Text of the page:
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Assemblies, Leadership Issues

Tackling Homophobia in Schools.

This post is a way of helping to publicise the excellent materials that are produced by Stonewall to help school tackle homophobia.  The website resources are superb: http://www.stonewall.org.uk/at_school/education_for_all/default.asp I’m also keen to seek out advice from others who have already been down this road with some success.

As these graphics from a Stonewall leaflet show, homophobia in schools is a very serious issue.  But there are some simple steps schools can take. (Download the pdf here: Secondary cornerstone )

The ten point plan seems like an excellent path to follow:

A Stonewall leaflet. The five step plan is clear and simple.

A Stonewall leaflet. The ten step plan is clear and simple.

And the second page:

The  Stonewall plan for tackling homophobia

The Stonewall plan for tackling homophobia

At KEGS, we are planning to launch a campaign, primarily focusing on eliminating the pejorative use of ‘Gay’. This is one of Stonewall’s campaigns and they have excellent resources. We’ll be getting students to help plan and deliver the content and, in due course, will be providing information and guidance to staff and parents. It’s a subtle area. Unlike campaigns to tackle racism where certain racist terms are clearly unacceptable and easily identified, using ‘gay’ appropriately is more difficult. It’s really important to give the message that the term ‘gay’ is not taboo. In fact, used properly, it’s a term we should embrace.   The challenge is to stop people using ‘gay’ in the context of homophobic bullying, directly or indirectly.

At KEGS, we have a good record of being a tolerant, happy schools for LGBT staff and students. However, we can’t be complacent and we know there are issues with types of ‘banter’ that are simply unacceptable.  I also know from my own Year 8 SRE lessons profiled in this post, that students are increasingly likely to use the secret questions box to ask about the experiences of gay people, more and more often asking in a way that suggests that they are referring to themselves.  Thanks to Stonewall, we’ve got some good resources to help take this further.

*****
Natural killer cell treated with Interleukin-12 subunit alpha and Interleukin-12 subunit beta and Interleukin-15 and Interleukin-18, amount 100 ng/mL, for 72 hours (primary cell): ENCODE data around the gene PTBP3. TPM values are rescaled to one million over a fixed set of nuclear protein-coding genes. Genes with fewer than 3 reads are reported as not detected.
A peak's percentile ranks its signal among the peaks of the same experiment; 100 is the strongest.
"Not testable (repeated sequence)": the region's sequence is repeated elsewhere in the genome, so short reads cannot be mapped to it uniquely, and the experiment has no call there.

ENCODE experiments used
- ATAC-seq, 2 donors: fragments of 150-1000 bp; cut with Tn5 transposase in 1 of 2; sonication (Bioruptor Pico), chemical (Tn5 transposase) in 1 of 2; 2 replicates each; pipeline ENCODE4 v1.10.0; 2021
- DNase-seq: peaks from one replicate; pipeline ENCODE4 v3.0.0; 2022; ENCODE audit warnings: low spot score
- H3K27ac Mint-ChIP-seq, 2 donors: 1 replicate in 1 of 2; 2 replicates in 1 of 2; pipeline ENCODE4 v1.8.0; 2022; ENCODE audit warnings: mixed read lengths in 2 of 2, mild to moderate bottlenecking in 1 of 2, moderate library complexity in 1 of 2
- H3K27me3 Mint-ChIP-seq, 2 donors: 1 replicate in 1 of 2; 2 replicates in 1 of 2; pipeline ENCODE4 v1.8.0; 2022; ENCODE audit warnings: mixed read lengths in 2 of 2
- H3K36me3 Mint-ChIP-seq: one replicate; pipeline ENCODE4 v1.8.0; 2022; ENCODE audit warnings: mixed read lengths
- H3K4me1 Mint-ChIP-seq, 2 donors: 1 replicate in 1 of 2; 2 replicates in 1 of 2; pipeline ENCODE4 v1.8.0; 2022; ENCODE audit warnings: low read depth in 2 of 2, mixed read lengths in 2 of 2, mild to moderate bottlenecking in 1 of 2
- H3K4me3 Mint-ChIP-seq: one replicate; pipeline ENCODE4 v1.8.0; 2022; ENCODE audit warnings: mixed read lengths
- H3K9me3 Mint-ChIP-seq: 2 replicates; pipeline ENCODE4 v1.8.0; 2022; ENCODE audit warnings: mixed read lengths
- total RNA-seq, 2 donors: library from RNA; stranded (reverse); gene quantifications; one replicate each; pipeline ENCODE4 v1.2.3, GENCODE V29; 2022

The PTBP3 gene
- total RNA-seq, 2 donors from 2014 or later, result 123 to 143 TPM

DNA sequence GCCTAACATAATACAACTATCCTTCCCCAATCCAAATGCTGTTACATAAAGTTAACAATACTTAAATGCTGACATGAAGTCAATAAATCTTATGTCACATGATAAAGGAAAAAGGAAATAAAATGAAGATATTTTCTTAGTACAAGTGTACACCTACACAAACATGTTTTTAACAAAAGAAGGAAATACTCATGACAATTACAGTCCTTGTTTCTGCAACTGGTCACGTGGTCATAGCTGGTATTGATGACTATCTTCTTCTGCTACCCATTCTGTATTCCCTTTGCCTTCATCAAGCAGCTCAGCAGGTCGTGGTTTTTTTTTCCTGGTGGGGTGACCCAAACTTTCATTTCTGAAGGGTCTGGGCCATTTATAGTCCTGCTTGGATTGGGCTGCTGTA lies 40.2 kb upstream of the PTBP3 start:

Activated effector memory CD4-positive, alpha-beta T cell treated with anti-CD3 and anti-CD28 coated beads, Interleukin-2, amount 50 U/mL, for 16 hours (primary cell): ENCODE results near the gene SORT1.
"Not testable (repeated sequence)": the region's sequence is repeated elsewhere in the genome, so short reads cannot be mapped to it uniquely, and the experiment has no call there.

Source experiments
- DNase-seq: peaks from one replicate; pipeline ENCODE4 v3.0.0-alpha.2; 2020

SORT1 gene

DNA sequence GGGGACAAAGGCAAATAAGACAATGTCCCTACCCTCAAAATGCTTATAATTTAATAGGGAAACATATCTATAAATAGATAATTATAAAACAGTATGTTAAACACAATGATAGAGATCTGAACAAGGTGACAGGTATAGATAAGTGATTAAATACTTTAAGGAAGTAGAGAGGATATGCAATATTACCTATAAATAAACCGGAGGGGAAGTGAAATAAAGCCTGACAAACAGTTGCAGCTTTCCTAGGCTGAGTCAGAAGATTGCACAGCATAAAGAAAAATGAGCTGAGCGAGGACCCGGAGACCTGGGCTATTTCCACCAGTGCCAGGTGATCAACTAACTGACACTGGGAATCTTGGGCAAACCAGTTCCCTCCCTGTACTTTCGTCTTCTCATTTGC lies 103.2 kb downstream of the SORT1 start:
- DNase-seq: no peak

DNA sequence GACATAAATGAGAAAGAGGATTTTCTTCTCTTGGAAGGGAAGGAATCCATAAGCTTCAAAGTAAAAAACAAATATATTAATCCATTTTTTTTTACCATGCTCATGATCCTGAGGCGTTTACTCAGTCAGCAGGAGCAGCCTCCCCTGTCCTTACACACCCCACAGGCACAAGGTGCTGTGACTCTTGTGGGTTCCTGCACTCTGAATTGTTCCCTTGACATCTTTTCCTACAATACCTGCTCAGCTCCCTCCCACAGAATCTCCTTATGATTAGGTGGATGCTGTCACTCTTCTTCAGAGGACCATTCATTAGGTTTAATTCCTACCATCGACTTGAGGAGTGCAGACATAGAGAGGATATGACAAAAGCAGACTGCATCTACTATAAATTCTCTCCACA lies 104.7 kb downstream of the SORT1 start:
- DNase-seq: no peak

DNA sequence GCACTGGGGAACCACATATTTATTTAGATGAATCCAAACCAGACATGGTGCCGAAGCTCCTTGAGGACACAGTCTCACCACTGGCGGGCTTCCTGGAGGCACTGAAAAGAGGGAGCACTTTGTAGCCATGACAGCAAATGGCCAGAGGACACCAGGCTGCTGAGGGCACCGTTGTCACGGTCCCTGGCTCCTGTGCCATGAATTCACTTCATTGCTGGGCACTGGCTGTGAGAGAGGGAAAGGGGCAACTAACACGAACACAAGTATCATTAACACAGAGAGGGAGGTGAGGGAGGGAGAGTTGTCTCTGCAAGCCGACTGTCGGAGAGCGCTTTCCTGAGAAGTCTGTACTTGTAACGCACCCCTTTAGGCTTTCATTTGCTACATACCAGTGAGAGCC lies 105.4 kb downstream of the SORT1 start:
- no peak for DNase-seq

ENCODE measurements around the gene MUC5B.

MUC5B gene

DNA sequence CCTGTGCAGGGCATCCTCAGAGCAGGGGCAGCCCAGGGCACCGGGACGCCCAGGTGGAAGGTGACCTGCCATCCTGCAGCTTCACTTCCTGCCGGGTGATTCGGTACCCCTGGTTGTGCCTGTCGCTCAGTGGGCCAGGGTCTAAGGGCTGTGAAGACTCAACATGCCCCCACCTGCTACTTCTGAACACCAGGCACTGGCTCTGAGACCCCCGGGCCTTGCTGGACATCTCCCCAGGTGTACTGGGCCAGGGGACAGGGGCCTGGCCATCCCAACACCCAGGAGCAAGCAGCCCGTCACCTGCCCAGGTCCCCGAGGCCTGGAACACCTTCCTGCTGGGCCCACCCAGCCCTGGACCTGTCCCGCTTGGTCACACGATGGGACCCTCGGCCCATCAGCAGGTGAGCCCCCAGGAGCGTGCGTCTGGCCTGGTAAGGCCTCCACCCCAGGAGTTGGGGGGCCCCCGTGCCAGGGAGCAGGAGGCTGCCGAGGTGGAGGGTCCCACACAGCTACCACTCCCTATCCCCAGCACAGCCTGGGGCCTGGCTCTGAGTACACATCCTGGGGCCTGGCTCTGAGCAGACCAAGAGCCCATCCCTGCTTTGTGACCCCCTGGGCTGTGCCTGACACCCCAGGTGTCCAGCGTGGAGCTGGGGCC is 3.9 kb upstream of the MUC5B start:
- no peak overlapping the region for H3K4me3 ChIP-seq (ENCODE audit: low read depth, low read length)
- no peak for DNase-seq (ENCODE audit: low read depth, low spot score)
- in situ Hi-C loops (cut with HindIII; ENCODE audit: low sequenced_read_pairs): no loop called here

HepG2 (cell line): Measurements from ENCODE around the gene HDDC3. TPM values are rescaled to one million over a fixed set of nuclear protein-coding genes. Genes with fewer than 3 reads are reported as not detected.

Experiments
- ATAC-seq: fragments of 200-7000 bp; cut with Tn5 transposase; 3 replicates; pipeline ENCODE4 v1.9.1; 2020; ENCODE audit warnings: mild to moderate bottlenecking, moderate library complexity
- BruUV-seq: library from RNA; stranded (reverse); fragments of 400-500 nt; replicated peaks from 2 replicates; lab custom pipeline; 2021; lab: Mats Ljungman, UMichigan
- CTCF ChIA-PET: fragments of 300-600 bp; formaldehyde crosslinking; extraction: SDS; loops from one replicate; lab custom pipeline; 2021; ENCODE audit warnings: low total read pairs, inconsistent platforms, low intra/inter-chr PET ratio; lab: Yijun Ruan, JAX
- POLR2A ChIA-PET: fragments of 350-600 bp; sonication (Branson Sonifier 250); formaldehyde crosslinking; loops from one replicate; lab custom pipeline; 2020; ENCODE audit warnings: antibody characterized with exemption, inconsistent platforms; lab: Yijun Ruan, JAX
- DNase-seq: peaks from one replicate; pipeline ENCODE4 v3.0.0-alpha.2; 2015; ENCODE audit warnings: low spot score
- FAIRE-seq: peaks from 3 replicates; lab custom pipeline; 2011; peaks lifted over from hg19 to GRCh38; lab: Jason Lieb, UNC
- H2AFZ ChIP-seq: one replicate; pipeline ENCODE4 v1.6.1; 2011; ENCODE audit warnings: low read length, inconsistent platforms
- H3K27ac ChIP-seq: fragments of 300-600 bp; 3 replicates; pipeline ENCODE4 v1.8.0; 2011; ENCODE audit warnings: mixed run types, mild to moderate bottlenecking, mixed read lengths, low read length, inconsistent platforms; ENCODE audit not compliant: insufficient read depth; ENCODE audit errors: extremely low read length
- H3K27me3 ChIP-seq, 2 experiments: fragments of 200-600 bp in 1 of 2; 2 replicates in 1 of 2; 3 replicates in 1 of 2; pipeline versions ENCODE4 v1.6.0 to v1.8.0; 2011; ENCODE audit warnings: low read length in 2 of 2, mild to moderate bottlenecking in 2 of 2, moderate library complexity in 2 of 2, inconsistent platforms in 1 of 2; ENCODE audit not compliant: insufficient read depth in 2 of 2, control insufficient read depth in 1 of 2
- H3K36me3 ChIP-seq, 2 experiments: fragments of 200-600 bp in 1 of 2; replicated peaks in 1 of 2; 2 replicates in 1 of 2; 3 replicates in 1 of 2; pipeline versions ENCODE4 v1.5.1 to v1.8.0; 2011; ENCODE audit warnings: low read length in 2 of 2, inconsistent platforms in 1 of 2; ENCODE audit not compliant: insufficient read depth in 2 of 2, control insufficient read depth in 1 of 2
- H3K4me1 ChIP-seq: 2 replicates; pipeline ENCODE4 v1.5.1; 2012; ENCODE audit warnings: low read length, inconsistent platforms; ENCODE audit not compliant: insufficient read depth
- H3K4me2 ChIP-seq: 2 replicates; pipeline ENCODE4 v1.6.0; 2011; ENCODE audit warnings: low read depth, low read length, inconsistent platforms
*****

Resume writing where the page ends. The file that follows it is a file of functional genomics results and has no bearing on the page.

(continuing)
The workplace One is Gay campaign.

The workplace One is Gay campaign.

I’ve turned the workplace ‘One is Gay’ poster campaign into a looping powerpoint that I will use in assembly to launch this initiative after half-term. You can download it here:

Some People Are Gay

These images, spanning a good cross-section of job-types, make a very powerful point.  It’s perfectly normal to be gay; lots of different types of people are gay; there are likely to be gay people in every situation.  I will also be painting a picture of the normality of people being gay in my life; if you have gay friends, gay members of your family and work with gay people, it’s just a fact of life.  Most prejudice is based on ignorance and that is my place to start.  The Stonewall message plays on this: homophobia is so deeply uncool in this day and age; as well as harming others, it’s actually embarrassing to say things are ‘gay’ if they’re not; it’s basically the badge of ignorance – and who wants that? This is the line we will take – but backed with appropriate sanctions. We’re not just asking politely; we are insisting.

Recent events in Uganda, Nigeria and Russia, where laws have been passed to strengthen prejudice against LGBT people in society and in law, provide a good backdrop for taking a stance against homophobia now, giving it added relevance.  It’s clear that the persistent injustice and prejudice is all around us and schools are the best places to sow the seeds of change. That is another line I will take. Society has taken strides to tackle racism and sexism; those battles haven’t been won but homophobia is still rife across the world and that needs to change.

If you have a strong student-led process in your school, please let me know so I can share ideas with my student leaders.  It’s not easy to stand forward as the champions of an anti-homophobia campaign in a school so any ideas you have from experience, please share.